• Section 4 calls on the Massachusetts Commission Against Discrimination (MCAD) and the Attorney General’s Office to make rules and regulations by September 1, 2016, that effectuate the purposes of the act, including defining when and how gender identity may be evidenced and guidance for legal action against any person who asserts gender identity for an improper purpose.

The new law will be phased in, with Sections 1 and 4 taking effect immediately and Sections 2 and 3 taking effect on October 1, 2016.

This compromise version of the bill emerged from a legislative conference committee on July 6.  The committee was chaired by the Judiciary Committee Co-Chairs, Senator William Brownsberger and Representative John Fernandes, and included Senators Sonia Chang-Diaz and Bruce Tarr and Representatives Sarah Peake and Sheila Harrington.  They were tasked with amalgamating the House (H4343) and Senate (S735) versions of the bill, which had different effective dates (Senate: immediately, House: January 1, 2017).  Furthermore, the House version included language similar to the current Section 4, requiring the MCAD and Attorney General to consider rules for enforcement and misuse, that was not in the Senate version.  The Senate passed its version by a vote of 33-4 on May 12.  The House passed its version, 116-36, on June 1.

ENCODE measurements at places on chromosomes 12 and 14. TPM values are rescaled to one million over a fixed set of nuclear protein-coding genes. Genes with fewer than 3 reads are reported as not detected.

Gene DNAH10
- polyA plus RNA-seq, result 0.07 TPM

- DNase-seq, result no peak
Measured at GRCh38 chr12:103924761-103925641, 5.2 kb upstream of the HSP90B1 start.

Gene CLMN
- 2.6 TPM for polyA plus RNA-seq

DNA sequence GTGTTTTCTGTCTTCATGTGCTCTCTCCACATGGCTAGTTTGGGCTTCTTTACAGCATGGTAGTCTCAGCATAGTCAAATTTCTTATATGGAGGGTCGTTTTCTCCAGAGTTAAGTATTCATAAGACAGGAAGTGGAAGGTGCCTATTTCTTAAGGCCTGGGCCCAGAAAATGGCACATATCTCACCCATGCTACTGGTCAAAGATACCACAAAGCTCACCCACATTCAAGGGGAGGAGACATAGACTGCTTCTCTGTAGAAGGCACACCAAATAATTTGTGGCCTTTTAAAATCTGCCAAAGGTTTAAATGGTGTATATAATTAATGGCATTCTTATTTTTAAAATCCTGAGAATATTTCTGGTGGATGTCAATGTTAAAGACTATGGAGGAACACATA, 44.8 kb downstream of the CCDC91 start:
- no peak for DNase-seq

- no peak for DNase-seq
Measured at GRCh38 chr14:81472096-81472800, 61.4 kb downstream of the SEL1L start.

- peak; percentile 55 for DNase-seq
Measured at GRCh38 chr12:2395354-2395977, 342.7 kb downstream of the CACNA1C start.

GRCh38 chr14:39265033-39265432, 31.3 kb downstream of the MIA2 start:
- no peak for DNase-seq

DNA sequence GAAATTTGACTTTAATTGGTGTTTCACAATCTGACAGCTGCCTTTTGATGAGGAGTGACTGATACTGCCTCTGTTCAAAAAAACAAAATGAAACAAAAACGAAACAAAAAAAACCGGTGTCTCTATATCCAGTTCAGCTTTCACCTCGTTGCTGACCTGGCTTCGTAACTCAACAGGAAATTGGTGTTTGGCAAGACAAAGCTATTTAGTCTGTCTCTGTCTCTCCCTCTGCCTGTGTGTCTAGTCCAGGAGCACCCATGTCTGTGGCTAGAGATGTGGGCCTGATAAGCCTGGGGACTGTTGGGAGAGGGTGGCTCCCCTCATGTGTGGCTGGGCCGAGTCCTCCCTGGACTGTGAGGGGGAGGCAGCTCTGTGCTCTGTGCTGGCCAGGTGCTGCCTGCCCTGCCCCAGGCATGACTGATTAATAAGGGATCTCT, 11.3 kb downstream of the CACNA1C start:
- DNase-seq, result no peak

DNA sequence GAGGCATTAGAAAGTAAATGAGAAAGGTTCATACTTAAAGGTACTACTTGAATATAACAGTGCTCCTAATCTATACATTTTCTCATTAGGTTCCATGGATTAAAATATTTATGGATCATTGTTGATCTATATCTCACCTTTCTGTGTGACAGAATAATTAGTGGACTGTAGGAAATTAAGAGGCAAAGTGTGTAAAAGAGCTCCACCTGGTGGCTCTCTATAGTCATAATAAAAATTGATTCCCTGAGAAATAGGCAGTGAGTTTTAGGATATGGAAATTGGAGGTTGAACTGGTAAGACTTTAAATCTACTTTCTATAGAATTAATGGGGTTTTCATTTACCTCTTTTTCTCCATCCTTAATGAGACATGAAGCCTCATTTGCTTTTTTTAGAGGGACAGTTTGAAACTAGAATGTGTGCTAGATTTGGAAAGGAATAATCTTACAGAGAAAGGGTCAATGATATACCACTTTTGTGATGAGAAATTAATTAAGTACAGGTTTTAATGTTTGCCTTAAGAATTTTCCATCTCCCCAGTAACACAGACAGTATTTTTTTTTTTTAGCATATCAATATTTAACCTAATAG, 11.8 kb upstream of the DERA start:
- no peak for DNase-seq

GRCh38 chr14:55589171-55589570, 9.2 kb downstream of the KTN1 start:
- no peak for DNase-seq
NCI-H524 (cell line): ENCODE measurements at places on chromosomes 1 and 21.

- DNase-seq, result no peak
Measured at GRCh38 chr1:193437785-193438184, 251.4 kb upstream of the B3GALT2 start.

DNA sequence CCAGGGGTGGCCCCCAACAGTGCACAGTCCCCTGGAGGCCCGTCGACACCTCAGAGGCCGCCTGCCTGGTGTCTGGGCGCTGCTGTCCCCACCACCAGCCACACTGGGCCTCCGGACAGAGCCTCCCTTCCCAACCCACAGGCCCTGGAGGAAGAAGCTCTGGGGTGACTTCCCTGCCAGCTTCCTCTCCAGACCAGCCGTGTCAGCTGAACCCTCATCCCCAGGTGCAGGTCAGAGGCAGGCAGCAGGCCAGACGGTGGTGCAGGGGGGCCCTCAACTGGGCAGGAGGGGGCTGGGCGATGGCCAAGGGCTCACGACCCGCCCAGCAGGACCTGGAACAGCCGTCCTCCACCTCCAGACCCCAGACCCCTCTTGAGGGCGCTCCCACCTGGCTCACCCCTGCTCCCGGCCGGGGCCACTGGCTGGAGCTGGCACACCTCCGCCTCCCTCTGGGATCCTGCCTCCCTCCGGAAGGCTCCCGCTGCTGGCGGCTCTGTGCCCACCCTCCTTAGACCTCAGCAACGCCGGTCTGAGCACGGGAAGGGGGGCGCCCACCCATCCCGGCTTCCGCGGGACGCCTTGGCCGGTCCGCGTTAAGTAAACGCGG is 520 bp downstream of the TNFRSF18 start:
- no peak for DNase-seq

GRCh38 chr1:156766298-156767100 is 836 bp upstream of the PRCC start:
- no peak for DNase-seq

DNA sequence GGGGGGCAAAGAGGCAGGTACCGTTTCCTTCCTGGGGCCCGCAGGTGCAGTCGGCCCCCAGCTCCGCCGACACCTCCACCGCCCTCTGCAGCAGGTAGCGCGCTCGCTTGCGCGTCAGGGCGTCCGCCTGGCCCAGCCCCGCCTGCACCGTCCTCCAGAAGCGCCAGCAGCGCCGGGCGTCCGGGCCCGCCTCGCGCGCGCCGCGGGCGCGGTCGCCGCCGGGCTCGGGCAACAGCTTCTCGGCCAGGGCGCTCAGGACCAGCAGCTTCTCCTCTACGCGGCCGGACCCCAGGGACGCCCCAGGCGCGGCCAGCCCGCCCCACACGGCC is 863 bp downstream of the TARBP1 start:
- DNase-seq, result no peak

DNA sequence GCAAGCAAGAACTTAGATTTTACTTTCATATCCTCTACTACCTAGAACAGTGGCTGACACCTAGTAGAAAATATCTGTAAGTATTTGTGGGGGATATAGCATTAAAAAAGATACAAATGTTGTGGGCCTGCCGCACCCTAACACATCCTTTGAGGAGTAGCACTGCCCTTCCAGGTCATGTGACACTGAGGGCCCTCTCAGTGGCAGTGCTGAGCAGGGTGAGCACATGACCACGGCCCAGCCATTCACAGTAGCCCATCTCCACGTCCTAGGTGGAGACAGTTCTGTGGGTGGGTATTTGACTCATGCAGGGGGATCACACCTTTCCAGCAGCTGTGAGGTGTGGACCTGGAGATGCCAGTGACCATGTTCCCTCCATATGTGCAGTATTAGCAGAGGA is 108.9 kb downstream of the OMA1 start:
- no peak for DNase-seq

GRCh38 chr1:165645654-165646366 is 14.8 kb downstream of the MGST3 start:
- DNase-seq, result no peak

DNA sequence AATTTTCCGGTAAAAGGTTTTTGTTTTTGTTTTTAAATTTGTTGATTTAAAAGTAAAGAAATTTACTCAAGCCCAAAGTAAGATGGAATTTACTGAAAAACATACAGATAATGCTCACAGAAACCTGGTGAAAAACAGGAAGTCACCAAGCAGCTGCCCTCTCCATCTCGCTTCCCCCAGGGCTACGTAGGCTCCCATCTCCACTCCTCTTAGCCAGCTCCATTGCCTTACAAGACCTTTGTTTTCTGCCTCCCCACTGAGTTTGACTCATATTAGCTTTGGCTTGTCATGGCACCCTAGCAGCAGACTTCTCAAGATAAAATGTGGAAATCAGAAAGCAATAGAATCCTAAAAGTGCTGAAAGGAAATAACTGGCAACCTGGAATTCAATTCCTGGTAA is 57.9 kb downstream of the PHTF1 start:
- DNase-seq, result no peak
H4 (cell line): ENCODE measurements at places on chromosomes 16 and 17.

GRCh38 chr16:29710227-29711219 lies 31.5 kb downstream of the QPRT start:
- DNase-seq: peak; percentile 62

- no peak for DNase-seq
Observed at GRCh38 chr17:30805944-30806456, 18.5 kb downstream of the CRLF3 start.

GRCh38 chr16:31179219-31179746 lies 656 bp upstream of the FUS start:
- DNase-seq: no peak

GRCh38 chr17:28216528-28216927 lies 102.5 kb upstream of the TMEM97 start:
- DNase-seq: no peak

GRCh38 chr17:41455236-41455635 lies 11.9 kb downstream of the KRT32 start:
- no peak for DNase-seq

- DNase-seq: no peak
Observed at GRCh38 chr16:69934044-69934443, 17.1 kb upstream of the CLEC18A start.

The law was passed despite some opposition centered on the use of bathrooms, which had previously had an impact in 2011, when public accommodations protections were removed from a broad transgender-rights bill before it passed that year.  The BBA supported that law (read our testimony here), which was enacted without the public-accommodations piece, taking effect on July 1, 2012.

Even without public accommodation protections, that bill took important steps forward, giving transgender people clear legal recourse if they face discrimination at work, in public housing, education, or when applying for credit.  At the time, Massachusetts became the 16th state to add gender identity to its non-discrimination laws in these areas.  It also added gender identity to the Massachusetts hate crime statutes.